UK banking losses due to fraud in the first half of 2008 hit £301.7m compared to £263.6m in the same period last year, according to the latest figures from UK banking association APACS.
Fraud abroad made up 40 per cent of total card fraud losses reaching £121.2m in the period, up 11 per cent of the £108.8m lost last year. That loss was through tactics such as the use of counterfeit plastic cards with stolen PINs on machines overseas that only check magnetic strips, not chips.
Once the European banking industry meets its target on the roll-out of plastic cards and readers that rely on chip-based technology - due to be completed by 2010 - this type of fast-growing scam will be contained, APACS predicts.
Card-not-present fraud (a category that includes ecommerce fraud as well as phone and mail order scams) also rose 18 per cent to reach £161.9m for the first six months of 2008, according to APACS stats published on Wednesday. This type of fraud has trebled - up 207 per cent - since 2001 but over the same six month period ecommerce transactions increased 415 per cent; so these particular figures, although hardly encouraging, are not quite as bad as they might first appear.
Online banking fraud losses reached £21.4m during the six months to June, a huge 185 per cent rise on the 2007 figure. The increasing losses buck a recent trend and are largely blamed on phishing and spyware scams.
More than 20,000 fraudulent phishing websites were established in the first six months of 2008, an increase of more than 180 per cent from the same period last year. Top tips on fighting online banking fraud can be found at banksafeonline.org.uk.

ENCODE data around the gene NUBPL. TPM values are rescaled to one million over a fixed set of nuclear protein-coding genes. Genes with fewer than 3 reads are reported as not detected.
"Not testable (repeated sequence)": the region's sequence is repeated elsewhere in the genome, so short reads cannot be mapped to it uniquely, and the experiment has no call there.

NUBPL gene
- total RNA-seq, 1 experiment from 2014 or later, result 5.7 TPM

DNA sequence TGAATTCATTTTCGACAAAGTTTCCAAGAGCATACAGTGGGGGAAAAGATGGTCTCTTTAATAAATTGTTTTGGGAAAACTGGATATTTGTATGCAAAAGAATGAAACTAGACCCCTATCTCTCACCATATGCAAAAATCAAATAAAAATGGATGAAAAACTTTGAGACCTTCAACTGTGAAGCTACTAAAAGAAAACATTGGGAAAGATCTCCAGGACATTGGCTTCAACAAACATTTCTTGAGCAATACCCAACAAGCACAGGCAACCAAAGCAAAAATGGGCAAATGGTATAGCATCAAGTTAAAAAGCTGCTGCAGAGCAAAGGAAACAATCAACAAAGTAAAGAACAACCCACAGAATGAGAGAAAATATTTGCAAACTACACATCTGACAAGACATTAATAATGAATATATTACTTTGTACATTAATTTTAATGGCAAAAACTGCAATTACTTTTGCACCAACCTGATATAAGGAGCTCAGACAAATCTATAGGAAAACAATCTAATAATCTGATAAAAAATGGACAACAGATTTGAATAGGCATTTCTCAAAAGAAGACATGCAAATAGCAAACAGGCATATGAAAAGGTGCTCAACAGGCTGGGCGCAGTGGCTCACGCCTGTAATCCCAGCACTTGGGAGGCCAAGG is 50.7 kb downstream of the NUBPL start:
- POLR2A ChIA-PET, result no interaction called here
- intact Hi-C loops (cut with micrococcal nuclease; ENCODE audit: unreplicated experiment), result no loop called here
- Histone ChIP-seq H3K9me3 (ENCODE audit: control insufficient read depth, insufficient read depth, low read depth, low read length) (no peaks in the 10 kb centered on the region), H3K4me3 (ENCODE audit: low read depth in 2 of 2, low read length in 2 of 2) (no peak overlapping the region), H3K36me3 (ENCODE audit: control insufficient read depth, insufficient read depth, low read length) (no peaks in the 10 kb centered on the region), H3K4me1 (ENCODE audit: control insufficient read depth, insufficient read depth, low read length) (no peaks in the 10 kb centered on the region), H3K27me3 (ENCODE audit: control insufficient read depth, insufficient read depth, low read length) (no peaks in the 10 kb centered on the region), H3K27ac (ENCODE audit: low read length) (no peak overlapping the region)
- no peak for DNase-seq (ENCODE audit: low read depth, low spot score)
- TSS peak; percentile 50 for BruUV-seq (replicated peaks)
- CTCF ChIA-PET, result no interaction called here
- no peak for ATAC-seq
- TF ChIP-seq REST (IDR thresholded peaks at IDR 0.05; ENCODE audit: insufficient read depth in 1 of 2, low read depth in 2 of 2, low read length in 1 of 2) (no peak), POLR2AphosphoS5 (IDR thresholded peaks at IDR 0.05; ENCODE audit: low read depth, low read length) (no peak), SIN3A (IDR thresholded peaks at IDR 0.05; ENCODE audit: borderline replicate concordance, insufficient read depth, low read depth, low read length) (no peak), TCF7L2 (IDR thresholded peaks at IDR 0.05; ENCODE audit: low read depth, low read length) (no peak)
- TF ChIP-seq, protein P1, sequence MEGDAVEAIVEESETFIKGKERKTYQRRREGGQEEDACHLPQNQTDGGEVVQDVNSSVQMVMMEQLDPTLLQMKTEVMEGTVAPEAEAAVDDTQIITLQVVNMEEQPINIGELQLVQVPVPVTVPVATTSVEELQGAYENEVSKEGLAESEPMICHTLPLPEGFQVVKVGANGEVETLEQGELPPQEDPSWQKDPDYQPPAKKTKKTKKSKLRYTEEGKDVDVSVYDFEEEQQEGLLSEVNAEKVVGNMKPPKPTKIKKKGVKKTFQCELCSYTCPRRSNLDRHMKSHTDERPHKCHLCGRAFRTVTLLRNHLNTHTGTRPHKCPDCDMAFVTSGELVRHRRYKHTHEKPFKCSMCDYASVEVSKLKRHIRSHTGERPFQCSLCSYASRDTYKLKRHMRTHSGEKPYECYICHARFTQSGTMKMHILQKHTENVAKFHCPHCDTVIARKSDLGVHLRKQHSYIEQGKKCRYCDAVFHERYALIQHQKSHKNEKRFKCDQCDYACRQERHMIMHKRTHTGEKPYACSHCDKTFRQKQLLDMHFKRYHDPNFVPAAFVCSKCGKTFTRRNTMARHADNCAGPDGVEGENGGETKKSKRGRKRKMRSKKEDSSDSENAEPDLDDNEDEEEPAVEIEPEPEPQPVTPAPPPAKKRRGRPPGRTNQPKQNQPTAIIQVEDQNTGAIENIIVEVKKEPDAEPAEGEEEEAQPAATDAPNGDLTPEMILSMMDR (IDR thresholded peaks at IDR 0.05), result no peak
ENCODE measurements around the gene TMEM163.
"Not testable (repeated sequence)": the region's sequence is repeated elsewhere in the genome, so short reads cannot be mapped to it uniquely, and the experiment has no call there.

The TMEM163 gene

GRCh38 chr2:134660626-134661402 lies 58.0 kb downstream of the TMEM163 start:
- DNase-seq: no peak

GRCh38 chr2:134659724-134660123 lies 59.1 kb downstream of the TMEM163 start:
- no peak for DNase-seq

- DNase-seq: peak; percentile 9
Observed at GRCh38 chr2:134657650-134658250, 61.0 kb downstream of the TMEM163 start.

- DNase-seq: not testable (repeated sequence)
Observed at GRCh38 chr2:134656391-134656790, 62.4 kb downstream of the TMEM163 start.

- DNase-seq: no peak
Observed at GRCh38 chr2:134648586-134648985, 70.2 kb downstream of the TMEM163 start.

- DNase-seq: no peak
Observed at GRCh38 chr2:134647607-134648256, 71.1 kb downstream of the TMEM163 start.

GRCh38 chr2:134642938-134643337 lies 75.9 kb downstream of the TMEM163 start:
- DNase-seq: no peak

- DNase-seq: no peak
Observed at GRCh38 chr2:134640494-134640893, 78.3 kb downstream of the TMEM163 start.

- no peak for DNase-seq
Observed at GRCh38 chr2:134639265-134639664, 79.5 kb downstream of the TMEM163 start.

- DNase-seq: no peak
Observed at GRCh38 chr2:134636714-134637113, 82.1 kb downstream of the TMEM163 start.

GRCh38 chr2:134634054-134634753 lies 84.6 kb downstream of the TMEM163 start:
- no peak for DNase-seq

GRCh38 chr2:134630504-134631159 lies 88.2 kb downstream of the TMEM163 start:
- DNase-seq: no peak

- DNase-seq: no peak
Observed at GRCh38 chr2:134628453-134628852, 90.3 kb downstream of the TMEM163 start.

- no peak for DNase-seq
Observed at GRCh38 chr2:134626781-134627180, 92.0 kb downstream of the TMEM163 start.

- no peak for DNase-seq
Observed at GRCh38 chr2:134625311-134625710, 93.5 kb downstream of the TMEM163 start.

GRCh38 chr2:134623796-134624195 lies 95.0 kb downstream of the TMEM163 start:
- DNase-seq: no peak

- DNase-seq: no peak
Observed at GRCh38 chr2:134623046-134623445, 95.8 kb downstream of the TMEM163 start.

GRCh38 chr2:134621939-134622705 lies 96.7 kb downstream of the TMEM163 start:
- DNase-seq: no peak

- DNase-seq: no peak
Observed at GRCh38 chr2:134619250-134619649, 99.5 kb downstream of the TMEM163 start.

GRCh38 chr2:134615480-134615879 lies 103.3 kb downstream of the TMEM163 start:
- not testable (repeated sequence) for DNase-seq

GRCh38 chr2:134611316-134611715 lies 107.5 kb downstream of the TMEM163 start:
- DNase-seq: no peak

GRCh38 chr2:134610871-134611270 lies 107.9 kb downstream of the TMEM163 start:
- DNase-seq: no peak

A dip in fraud stemming from lost or stolen cards was the one bright spot in APAC's otherwise gloomy figures. Losses in this category slipped from £30.7m in 1H07 to £27.3m in 1H08, a drop of 11 per cent. This figure is the lowest in ten years according to APACS, which attributes the drop to the introduction of Chip and PIN.
Chip and PIN has also helped to fight fraud in the high street, with losses at UK retailers down by 35 per cent since 2005 (£73.2m during the period between January and June 2005, compared with £47.4m during between January and June 2008).
Sandra Quinn, director of communications at APACS, repeated the now familiar line that wider use of Chip and PIN outside the UK would help to curtail plastic fraud.
"Criminals continue to target those areas where we do not currently have the security benefits of chip and PIN, causing increases in fraud abroad and phone, internet and mail order shopping fraud," she said. "Fraud abroad will be made more difficult for criminals to commit as more countries rollout chip and PIN.
"To help tackle online fraud, we continue to urge shoppers to: protect their computer with up-to-date anti-virus software; only use secure websites; and register with MasterCard SecureCode and Verified by Visa when prompted – as these systems make cards more secure when shopping online," she continued.
"APACS is launching a new campaign later this month – Be Card Smart Online – which is aimed at providing further guidance and advice to help consumers stay safe online." ®